Sunday, October 18, 2009

What Is Heard Is Not What Is Said **

Although I have not yet finished the Celtic Stole, I have already started the Strawberry Pie Shawl. Two shawls on the needles at the same time – shocking, is it not? But I could not wait.

Oddly enough, this relatively simple pattern gave me all sorts of trouble. I could not make sense of the directions. Clearly the designer and I spoke different dialects of pattern-ese. I attempted to chart the little strawberries, and, after a good bit of symbol shifting, came up with this --

The strawberries are correct and the spacing is correct. Good. Now I could cast on. But I was still convinced that some of the directions were "wrong." Heh.

So I decided it would be fun and educational to translate the chart into my dialect of pattern-ese. Oh, did the light ever dawn!

See that pencilled square? Those ten stitches are the "strawberry." That's the bit that is repeated across. And in that context, every single word of the instructions is completely correct. What was wrong was . . . well, I guess, my brain. I simply wasn't reading the pattern the way it was intended to be read.

Here's the scary part -- if it's possible to so thoroughly misunderstand something as focused and specialized as knitting instructions, what does that say about the possibilities for misunderstanding in the wider world? How often do we think someone is "wrong," when we simply are not listening? (And don't even get me started about the "sound bites" on news shows. Aaaargh!)

**from "Who Ordered This Truckload of Dung?" by Ajahn Brahm

Sunday, October 11, 2009

Adventures in Bread Making

A while back I read a book called "Artisan Bread in Five Minutes a Day" and was greatly intrigued by the process described. But since the method involved putting aside my beloved bread machine in order to shape the bread by hand and bake it in the oven, the experiment had to await weather cool enough to run the oven without fainting from heat stroke.

The idea is that you skip all the kneading, multiple rises, punching down, etc. Simply slop all the ingredients into a covered container of some sort, let it sit out for a few hours, and then pop it into the fridge. Over the next two weeks you can then pull off a piece of whatever size you want, shape it, and then bake it for about 30 minutes.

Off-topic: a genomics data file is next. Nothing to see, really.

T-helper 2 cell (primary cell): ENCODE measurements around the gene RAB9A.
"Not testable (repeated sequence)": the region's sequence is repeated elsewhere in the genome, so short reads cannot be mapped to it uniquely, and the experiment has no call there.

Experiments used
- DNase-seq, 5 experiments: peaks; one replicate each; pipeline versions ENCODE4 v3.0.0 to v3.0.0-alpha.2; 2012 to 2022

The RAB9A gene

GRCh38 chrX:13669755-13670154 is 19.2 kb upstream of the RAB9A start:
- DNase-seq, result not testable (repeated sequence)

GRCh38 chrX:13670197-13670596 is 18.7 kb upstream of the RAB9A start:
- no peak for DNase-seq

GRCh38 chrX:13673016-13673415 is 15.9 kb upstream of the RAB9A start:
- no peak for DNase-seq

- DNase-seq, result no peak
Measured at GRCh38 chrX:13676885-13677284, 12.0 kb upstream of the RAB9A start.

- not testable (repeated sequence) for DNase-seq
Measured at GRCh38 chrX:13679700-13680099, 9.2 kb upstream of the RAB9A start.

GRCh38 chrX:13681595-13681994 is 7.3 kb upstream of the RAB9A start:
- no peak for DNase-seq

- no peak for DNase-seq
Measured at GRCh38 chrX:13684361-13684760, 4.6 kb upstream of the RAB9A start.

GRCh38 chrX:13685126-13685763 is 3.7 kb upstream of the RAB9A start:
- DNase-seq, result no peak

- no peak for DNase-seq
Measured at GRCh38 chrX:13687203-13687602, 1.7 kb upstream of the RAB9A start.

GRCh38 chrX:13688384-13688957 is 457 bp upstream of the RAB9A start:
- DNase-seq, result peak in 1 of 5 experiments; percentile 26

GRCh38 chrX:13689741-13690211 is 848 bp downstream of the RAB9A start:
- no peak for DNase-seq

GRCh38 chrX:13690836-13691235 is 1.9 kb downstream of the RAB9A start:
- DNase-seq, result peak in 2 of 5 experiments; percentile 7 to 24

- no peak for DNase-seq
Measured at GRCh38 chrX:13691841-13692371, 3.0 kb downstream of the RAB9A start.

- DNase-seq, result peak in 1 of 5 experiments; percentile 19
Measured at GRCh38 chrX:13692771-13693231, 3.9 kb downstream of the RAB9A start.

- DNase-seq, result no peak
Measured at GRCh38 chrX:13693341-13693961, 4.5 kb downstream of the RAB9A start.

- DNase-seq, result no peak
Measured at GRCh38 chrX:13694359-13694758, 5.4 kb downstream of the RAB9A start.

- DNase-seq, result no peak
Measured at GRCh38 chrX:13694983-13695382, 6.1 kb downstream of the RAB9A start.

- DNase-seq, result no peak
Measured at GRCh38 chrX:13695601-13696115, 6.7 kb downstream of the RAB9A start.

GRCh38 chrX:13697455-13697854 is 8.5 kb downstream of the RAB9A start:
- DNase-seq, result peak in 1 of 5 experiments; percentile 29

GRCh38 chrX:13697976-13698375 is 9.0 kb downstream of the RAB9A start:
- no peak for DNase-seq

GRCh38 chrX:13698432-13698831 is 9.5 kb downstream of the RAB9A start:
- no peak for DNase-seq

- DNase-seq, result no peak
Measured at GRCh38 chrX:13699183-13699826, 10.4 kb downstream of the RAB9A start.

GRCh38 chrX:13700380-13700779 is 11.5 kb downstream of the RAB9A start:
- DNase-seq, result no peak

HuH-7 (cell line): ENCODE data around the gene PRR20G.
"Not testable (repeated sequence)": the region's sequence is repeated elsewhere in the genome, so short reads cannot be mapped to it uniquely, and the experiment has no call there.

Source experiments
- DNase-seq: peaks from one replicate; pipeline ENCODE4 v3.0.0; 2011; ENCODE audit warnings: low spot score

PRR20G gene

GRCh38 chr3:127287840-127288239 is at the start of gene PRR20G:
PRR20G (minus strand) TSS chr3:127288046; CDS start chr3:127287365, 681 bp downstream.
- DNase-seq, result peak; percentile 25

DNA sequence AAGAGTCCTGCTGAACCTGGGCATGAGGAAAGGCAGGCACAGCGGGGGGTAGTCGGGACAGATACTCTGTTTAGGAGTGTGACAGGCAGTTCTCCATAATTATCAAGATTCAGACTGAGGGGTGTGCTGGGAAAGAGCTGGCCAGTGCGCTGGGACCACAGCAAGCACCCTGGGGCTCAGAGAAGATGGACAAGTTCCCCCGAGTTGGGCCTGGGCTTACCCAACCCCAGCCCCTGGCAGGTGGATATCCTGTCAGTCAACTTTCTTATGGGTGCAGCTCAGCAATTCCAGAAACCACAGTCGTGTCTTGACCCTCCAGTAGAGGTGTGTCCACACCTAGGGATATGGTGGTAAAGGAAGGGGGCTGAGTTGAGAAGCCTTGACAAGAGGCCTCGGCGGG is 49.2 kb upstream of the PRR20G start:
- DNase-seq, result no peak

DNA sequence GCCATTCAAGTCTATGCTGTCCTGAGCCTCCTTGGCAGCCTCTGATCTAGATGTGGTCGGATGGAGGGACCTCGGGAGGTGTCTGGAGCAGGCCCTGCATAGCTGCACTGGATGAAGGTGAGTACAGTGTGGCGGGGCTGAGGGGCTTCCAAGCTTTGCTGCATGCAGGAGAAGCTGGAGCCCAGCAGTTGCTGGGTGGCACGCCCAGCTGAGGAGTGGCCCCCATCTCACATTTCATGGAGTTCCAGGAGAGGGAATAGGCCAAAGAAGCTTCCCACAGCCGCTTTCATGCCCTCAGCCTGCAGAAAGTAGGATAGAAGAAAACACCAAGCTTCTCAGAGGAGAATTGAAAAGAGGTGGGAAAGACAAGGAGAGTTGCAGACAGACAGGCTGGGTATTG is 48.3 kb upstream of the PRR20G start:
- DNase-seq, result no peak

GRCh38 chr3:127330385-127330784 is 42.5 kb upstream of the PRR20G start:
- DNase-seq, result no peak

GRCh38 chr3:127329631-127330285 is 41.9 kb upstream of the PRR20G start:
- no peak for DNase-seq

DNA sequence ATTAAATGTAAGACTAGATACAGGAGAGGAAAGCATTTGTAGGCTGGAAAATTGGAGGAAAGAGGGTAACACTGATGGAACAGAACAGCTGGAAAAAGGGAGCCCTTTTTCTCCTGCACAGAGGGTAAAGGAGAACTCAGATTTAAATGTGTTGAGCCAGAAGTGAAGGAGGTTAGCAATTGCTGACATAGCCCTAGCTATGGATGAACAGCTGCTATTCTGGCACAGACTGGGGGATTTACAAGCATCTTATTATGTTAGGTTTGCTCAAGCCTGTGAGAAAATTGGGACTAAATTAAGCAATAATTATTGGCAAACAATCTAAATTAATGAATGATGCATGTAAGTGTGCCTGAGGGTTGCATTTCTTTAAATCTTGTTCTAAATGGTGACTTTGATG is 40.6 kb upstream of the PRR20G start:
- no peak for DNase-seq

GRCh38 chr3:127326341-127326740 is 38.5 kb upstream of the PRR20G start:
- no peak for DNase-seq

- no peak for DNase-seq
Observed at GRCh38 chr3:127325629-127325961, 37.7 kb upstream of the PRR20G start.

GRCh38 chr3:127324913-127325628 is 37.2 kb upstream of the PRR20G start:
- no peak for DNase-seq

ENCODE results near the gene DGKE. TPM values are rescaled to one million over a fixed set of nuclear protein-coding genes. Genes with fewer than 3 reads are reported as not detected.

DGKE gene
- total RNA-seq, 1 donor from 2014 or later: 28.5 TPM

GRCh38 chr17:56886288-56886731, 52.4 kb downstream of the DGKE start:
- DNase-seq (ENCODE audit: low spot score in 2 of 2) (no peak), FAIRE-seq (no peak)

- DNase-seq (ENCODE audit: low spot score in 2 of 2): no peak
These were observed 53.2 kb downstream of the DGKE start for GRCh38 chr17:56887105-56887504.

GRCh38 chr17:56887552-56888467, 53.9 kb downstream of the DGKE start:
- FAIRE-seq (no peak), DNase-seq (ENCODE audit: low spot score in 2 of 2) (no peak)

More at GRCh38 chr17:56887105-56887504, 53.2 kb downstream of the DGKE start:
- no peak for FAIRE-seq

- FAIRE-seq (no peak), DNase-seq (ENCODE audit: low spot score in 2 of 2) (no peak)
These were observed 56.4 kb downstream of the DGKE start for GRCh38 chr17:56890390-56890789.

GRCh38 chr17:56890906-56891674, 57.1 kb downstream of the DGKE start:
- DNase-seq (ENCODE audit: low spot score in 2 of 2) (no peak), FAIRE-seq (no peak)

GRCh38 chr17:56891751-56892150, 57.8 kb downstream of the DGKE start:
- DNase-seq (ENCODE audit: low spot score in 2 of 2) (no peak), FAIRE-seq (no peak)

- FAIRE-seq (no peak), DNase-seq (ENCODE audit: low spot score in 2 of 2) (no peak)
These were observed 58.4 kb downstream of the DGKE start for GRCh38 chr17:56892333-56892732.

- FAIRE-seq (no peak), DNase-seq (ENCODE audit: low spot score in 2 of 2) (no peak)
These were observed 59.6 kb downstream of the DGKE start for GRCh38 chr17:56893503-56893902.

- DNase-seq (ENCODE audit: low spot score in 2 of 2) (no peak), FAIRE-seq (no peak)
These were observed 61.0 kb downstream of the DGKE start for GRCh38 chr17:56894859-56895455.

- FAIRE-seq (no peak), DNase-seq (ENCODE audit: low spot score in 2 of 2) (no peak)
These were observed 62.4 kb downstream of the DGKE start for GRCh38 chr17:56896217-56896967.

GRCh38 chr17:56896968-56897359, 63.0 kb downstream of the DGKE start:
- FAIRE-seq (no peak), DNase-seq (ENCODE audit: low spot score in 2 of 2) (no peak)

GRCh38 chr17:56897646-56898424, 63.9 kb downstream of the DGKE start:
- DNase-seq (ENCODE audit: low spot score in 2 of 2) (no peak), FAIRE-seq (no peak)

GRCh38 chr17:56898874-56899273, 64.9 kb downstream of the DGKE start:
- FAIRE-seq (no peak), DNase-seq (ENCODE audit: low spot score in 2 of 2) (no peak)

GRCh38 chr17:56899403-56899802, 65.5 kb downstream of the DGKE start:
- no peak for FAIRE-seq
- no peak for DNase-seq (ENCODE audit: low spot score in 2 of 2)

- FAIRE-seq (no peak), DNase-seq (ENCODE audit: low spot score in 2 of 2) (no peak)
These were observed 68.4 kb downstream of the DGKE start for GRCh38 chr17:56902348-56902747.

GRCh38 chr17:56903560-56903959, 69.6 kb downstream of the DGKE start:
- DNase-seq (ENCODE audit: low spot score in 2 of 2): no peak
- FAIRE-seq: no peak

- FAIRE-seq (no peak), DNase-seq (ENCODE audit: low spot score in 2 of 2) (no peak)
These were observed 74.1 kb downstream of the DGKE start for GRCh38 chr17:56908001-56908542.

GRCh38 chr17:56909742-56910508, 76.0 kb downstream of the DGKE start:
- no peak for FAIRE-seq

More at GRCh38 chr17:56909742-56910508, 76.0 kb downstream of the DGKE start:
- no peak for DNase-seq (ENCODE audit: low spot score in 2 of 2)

Sounds too good to be true, doesn't it?

Well, I mixed up a bucket of dough Friday. That took about 10 minutes. Then this morning I pulled off a small piece, shaped it into this boule, let it sit out for 30 minutes, slashed the top, and baked it for 30 minutes.

My little boule not only looks and tastes great, but it is also LITTLE, a major asset when baking bread for one's own single self. Here's a pic of it sitting next to an ordinary table knife (okay, I had eaten a slice or two).

You can see how small it is. Just enough bread to keep me going for 2-3 days, and then I can bake up another loaf.

According to the authors, this approach works because the dough is extremely wet, so it behaves differently than traditional bread dough. Certainly the recipes are different – about twice as much water as I would typically use. But who can argue with success? It's quick, it's easy, and it produces great bread.

Sunday, October 4, 2009

Fun on the Beach

I got a nice surprise when I took a stroll down to the pier today -- a Kite Festival.

Big ones, little ones, all over the beach. How about this dragon?

We had entertainment too. These drummers were awesome. Incredibly coordinated routines.

And as I walked home along the water's edge I encountered another sort of kite -- a windsurfer.

While the river (behind the nearest jetty) and the stretch of beach closest to it are strictly for board surfers, the next strip is reserved for the windsurfers to get in and out. What with the kite, the board, and all the lines, these folks need a lot of space.